How to validate if a decimal number is in a sequence 0.001, 0.002, ..., 2.048

For integers [1, 2, 4, 8, 16, ...] I can use this function:

``````const validate = num => (num & num - 1) == 0;
``````

Is there an elegant similar way to do it with decimal numbers without using loops?

• 0.001
• 0.002
• 0.004
• ...
• 2.048

And it should be possible to use any number of digits after the decimal point based on a initial value.

• 0.0001 (initial value)
• 0.0002
• 0.0004
• 0.0016
• ...
• 1.6384

Now I use the function to determine if there are numbers after decimal comma and count them:

``````countDecimals(num) {
if (Math.floor(num.valueOf()) === num.valueOf()) return 0;
return num.toString().split(".")[1].length || 0;
}
``````

and then I use it:

``````validateEntryValue(entryValue) {
const decimalsQuantity = this.countDecimals(entryValue);
if (decimalsQuantity) {
const numToMul = Math.pow(10, decimalsQuantity);
return ((entryValue * numToMul) & (entryValue * numToMul) - 1) == 0;
}
return (entryValue & entryValue - 1) == 0;
}
``````

But some result values fail the tests:

• 0.001 (initial value)
• 0.002
• 0.004
• 0.016
• 0.02 (should not to be validated because an initial value is not 0.01)
• sorry, can you please explain when a number is valid and when not? you want to check whether that decimal value is..? Commented Apr 23, 2021 at 15:21
• You should take into account, that floating point math can be inaccurate.
– FZs
Commented Apr 23, 2021 at 15:49
• What is your input? Is it just a number or an array? Also there in no mention of initial value in your code. Commented Apr 23, 2021 at 15:57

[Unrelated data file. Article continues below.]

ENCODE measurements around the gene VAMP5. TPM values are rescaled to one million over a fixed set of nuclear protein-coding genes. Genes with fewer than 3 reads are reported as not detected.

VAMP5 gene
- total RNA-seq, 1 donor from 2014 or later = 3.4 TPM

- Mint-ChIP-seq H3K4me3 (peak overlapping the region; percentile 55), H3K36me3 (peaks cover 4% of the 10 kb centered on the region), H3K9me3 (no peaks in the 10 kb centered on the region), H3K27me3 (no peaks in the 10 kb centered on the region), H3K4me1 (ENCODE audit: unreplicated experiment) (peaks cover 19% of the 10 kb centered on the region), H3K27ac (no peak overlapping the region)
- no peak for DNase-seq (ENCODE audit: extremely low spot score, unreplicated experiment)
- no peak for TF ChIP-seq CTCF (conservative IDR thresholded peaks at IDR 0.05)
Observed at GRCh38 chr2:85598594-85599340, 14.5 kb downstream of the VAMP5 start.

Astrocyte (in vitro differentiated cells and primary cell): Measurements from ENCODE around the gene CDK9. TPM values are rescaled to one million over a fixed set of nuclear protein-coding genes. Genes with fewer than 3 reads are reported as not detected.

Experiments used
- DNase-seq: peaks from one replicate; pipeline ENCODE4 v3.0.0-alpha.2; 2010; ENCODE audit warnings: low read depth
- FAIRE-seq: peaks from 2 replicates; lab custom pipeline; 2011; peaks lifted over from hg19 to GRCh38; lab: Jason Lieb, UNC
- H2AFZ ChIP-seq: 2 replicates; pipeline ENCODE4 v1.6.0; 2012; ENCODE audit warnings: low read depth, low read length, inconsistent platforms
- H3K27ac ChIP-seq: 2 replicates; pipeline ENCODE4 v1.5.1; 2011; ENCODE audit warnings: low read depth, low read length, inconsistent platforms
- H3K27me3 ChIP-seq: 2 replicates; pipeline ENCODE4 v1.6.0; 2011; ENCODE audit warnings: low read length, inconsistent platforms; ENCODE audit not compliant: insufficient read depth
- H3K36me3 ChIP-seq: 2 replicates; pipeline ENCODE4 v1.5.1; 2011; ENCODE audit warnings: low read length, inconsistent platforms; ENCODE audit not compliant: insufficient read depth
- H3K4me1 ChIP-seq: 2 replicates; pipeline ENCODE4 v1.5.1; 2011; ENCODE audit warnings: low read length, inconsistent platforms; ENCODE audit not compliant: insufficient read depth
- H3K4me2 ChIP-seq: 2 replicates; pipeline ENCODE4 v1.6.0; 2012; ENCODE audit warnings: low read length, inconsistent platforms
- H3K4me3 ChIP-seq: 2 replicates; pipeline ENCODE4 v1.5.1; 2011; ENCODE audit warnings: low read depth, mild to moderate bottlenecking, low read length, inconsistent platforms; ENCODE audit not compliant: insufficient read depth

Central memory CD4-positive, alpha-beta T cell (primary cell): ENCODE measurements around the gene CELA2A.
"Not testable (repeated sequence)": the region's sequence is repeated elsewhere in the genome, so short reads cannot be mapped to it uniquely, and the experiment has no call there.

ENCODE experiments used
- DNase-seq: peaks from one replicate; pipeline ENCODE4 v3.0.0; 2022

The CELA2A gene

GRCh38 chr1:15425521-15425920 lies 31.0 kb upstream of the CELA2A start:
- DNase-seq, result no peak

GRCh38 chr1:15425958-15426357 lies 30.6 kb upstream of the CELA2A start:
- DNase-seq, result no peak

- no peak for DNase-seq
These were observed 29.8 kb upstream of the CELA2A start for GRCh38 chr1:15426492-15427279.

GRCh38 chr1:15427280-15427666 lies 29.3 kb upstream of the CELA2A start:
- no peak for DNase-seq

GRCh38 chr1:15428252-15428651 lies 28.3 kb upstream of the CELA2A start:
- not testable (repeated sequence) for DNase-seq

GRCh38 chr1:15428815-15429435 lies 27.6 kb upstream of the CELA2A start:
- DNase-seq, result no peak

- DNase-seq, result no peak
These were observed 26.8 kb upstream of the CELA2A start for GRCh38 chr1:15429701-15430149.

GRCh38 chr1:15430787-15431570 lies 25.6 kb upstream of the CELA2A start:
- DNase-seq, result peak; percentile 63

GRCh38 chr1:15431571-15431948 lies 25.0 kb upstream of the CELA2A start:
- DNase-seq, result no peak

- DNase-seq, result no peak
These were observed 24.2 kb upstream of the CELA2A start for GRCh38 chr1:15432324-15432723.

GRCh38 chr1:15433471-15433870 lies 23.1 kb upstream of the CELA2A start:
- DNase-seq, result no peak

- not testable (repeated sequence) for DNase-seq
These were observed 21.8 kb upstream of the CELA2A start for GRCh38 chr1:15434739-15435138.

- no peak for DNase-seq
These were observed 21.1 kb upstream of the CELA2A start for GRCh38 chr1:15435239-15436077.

Note that doing math with floating point numbers can be inaccurate, so verifying them (which requires an exact value) might not work well.

So, you can multiply your number, so that it's an integer, to avoid precision issues and then you can even use your solution on it.

Here's a purely mathematical solution:

``````const validate = (toVerify, initial) => {
const num = toVerify / initial //division is like multiplication with the reciprocal!
return (num & num - 1) == 0
};

console.log(validate(8, 1)) //true
console.log(validate(0.08, 0.01)) //true
console.log(validate(0.008, 0.001)) //true
console.log(validate(0.016, 0.001)) //true
console.log(validate(0.08, 0.001)) //false``````

In a Geometric Progression the "nth" term is equal to `a * r ** (n-1)`

`a` First Term

`n-1` nth term in 0 index

`r` Common Ratio

You can simply check if the array element obeys the expression mentioned above.

``````const validateSeq = (seq) => {
const
ratio = (seq[1] || seq[0]) / seq[0],
res = seq.map((s, i) => seq[0] * ratio ** i === s);
return res;
};

console.log(JSON.stringify(validateSeq([0.01, 0.02, 0.04, 0.2, 0.16])));
console.log(JSON.stringify(validateSeq([1, 2, 8, 20, 16])));
console.log(JSON.stringify(validateSeq([0.01])));``````

• @ВадимХамзин Please check if this solves your problem, do let me know if you have any issues? Commented Apr 23, 2021 at 15:43
• OP appearently has a geometric progression (rather than an arithmetic one), with a common ratio of 2.
– FZs
Commented Apr 23, 2021 at 15:47
• @FZs Oh thanks a lot for pointing that, I will update my answer Commented Apr 23, 2021 at 15:48
• He needs a javascript function that takes only one number as input and returns true if that number is 2^n/1000, where n is an unknown integer. Commented Apr 23, 2021 at 15:48